"The origins of modern Daoism can be traced to the Church of the Heavenly Master (Tianshidao), reputedly established by the formidable Zhang Daoling. In 142 CE, according to Daoist tradition, Zhang was visited by the Lord on High, who named him his vicar on Earth with the title Heavenly Master. The dispensation articulated an eschatological vision of saving initiates―the pure, those destined to become immortals―by enforcing a strict moral code. Under evolving forms, Tianshidao has remained central to Chinese society, and Daoist priests have upheld their spiritual allegiance to Zhang, their now divinized founder. This book tells the story of the longue durée evolution of the Heavenly Master leadership and institution.
Later hagiography credits Zhang Daoling’s great-grandson, putatively the fourth Heavenly Master, with settling the family at Longhushan (Dragon and Tiger Mountain); in time his descendants―down to the present contested sixty-fifth Heavenly Master living in Taiwan―made the extraordinary claim of being able to transmit hereditarily the function of the Heavenly Master and the power to grant salvation. Over the next twelve centuries, the Zhangs turned Longhushan into a major holy site and a household name in the Chinese world, and constructed a large administrative center for the bureaucratic management of Chinese society. They gradually built the Heavenly Master institution, which included a sacred site; a patriarchal line of successive Heavenly Masters wielding vast monopolistic powers to ordain humans and gods; a Zhang lineage that nurtured talent and accumulated wealth; and a bureaucratic apparatus comprised of temples, training centers, and a clerical hierarchy. So well-designed was this institution that it remained stable for more than a millennium, far outlasting the longest dynasties, and had ramifications for every city and village in imperial China.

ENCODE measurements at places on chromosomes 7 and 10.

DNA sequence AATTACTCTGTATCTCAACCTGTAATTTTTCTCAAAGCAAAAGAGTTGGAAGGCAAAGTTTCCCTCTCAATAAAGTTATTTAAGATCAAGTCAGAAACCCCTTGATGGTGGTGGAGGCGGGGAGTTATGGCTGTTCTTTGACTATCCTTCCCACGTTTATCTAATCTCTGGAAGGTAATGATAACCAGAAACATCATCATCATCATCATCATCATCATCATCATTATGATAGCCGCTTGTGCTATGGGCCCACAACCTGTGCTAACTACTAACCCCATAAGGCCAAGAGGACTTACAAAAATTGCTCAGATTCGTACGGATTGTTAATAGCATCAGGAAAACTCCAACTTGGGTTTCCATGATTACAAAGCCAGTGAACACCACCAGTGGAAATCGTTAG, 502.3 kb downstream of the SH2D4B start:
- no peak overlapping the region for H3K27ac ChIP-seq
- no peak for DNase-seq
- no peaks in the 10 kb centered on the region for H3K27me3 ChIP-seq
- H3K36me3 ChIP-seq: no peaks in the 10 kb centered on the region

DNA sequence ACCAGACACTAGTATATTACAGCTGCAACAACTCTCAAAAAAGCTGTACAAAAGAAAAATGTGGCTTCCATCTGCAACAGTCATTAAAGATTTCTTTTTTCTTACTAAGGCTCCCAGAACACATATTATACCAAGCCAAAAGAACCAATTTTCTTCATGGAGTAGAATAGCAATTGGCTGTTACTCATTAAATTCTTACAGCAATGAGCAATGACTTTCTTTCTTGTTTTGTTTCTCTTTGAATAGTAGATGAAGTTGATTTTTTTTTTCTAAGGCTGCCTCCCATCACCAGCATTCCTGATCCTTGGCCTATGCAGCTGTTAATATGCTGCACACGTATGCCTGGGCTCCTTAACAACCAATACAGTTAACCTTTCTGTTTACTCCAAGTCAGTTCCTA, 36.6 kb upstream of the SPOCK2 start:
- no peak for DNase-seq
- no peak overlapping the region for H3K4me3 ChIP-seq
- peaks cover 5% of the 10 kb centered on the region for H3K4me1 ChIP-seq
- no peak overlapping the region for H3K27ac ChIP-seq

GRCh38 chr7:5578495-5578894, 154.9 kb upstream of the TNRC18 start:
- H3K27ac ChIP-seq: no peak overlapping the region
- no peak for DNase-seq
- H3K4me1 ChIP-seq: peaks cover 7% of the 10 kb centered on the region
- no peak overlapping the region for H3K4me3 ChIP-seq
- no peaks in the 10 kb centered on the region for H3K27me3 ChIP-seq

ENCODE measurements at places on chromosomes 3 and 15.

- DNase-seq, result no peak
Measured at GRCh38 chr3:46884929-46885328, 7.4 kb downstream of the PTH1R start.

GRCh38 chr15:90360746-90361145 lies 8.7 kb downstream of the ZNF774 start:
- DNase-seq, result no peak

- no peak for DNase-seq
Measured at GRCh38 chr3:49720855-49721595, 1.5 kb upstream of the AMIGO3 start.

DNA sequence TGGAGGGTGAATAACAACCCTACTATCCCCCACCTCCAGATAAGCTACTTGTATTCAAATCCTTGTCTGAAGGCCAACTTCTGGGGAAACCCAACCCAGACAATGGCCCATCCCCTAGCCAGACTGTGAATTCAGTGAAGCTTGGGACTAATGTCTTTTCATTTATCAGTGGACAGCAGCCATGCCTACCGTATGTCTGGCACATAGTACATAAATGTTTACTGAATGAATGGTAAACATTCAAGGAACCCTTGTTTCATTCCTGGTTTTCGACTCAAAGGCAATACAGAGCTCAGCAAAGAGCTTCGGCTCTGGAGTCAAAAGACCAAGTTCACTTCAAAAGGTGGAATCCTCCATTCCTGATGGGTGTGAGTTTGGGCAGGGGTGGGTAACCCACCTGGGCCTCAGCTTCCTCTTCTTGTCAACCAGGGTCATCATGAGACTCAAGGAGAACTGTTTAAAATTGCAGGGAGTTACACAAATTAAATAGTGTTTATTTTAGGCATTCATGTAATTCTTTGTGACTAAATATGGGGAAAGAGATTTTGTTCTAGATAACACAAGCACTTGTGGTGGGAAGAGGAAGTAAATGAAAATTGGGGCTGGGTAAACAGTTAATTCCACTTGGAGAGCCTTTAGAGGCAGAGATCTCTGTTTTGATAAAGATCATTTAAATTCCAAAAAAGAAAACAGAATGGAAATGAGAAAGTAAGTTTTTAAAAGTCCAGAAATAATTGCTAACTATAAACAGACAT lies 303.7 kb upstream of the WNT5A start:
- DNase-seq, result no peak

In this ambitious work, Vincent Goossaert traces the Heavenly Master bureaucracy from medieval times to the modern Chinese nation-state as well as its expansion. His in-depth portraits of influential Heavenly Masters are skillfully embedded in a large-scale analysis of the institution and its rules, ideology, and vision of society."